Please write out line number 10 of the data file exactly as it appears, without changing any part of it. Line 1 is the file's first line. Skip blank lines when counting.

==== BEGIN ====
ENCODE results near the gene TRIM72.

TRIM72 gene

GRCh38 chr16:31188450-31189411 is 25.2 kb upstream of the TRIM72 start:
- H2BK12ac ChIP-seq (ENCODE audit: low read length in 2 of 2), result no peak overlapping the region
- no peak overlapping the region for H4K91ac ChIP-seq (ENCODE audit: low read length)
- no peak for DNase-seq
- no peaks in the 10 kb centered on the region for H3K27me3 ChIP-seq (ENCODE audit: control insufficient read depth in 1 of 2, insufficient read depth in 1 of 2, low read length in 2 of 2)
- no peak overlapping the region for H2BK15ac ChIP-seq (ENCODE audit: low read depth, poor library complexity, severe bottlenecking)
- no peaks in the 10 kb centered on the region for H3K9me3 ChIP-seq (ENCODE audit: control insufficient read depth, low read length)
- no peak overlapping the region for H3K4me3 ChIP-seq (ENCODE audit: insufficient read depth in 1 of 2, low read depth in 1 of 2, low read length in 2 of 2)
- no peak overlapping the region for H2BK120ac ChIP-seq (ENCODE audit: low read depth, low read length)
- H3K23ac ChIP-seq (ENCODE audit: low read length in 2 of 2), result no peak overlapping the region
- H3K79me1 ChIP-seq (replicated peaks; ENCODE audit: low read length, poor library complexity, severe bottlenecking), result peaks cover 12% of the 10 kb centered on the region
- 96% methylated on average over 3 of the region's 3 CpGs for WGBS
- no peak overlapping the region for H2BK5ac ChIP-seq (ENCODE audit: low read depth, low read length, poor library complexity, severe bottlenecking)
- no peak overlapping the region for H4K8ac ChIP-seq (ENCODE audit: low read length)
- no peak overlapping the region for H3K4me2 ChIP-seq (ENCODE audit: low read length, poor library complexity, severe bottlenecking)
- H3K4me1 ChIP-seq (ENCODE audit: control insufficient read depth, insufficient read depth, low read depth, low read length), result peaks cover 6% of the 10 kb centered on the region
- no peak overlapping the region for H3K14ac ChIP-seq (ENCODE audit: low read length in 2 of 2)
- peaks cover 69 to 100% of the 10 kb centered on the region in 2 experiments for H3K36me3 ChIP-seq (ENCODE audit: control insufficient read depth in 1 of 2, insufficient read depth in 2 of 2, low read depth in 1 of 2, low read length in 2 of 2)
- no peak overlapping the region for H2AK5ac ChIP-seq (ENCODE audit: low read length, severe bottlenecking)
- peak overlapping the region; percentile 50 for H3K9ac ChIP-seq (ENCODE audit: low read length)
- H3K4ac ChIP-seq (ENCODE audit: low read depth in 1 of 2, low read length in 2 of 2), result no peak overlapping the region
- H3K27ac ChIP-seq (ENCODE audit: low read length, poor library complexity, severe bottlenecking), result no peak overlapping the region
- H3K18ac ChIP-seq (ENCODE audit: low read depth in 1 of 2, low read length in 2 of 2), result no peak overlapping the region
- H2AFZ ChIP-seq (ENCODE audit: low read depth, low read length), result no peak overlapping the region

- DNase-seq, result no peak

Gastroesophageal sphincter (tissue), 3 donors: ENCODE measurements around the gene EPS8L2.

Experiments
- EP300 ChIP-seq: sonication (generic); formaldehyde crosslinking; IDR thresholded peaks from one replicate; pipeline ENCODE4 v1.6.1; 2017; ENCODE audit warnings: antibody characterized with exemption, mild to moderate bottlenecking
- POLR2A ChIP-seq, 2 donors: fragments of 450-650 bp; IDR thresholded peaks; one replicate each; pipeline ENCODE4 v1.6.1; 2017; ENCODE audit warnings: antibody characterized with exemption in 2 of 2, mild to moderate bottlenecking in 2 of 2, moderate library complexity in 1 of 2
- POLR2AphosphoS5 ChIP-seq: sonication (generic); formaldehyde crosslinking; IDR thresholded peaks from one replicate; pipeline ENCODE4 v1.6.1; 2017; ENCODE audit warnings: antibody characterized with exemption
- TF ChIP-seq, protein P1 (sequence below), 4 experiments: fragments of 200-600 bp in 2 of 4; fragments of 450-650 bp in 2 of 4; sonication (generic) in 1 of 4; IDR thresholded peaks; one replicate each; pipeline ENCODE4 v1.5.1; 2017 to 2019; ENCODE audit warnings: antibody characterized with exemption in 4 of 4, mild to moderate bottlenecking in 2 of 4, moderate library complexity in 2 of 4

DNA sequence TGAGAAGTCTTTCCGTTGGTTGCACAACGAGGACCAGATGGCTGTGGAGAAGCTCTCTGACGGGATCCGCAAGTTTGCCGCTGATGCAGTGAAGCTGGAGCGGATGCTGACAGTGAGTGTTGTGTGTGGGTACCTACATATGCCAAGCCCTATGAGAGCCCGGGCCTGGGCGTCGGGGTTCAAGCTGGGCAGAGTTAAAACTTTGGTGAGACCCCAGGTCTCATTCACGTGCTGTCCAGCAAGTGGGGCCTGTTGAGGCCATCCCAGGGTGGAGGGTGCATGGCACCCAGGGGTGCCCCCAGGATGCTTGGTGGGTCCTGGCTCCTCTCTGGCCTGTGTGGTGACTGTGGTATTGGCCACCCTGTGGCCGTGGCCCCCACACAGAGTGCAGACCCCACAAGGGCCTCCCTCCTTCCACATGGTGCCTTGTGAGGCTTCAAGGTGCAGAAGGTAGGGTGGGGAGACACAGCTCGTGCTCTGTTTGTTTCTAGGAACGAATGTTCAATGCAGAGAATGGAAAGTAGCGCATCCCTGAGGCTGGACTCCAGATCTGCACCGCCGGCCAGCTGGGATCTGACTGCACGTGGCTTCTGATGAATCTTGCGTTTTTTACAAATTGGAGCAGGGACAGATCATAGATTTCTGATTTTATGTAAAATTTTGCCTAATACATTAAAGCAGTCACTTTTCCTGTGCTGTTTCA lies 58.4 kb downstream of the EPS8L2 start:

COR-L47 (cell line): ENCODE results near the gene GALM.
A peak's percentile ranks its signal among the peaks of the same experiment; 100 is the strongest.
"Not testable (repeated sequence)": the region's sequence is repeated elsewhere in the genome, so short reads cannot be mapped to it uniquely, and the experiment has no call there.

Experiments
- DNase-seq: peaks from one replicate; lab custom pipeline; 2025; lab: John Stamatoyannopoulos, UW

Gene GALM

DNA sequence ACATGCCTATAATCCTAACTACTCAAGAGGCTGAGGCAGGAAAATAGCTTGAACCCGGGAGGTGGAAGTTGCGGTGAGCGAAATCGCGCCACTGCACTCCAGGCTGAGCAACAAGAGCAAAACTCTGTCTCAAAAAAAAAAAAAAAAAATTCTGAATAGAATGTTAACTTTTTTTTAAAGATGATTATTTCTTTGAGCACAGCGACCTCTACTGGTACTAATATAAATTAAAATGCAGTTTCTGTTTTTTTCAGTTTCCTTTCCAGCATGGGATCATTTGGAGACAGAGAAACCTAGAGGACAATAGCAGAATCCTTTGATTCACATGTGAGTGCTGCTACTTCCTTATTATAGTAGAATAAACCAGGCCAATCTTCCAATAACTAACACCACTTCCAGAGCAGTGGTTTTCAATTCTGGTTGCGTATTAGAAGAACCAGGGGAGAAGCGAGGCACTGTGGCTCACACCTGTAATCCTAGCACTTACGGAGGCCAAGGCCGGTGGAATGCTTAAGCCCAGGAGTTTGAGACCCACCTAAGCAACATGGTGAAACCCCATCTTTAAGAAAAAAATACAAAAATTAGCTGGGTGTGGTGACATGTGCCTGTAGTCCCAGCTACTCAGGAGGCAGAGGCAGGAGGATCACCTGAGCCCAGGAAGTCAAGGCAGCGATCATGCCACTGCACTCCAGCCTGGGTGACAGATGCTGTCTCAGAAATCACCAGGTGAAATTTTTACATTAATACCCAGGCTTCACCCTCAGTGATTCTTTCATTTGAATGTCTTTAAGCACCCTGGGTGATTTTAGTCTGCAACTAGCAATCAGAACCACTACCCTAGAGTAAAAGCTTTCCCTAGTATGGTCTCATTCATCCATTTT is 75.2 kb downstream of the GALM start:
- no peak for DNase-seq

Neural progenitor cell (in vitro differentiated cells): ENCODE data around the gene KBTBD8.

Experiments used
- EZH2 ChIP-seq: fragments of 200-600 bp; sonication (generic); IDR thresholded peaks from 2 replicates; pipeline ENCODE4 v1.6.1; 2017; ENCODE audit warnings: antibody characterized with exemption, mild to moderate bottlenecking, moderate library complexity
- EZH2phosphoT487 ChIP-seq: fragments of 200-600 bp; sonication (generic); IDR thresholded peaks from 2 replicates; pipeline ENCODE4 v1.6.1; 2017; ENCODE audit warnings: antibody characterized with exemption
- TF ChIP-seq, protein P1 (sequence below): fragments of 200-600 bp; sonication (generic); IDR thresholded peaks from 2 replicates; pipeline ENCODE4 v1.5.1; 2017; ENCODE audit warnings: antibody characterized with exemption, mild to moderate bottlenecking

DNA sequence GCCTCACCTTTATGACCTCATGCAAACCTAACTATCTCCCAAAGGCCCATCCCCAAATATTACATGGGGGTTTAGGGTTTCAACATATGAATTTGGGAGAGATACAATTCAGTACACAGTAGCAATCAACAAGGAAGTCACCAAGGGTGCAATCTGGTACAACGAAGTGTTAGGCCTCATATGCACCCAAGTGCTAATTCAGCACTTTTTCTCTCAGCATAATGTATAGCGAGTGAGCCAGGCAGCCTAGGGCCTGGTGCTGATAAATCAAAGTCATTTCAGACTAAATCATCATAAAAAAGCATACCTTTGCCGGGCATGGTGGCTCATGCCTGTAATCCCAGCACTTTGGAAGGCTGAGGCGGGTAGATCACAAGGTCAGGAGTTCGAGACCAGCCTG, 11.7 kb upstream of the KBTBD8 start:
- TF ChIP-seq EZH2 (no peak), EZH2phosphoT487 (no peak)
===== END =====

- no peak overlapping the region for H3K4me3 ChIP-seq (ENCODE audit: insufficient read depth in 1 of 2, low read depth in 1 of 2, low read length in 2 of 2)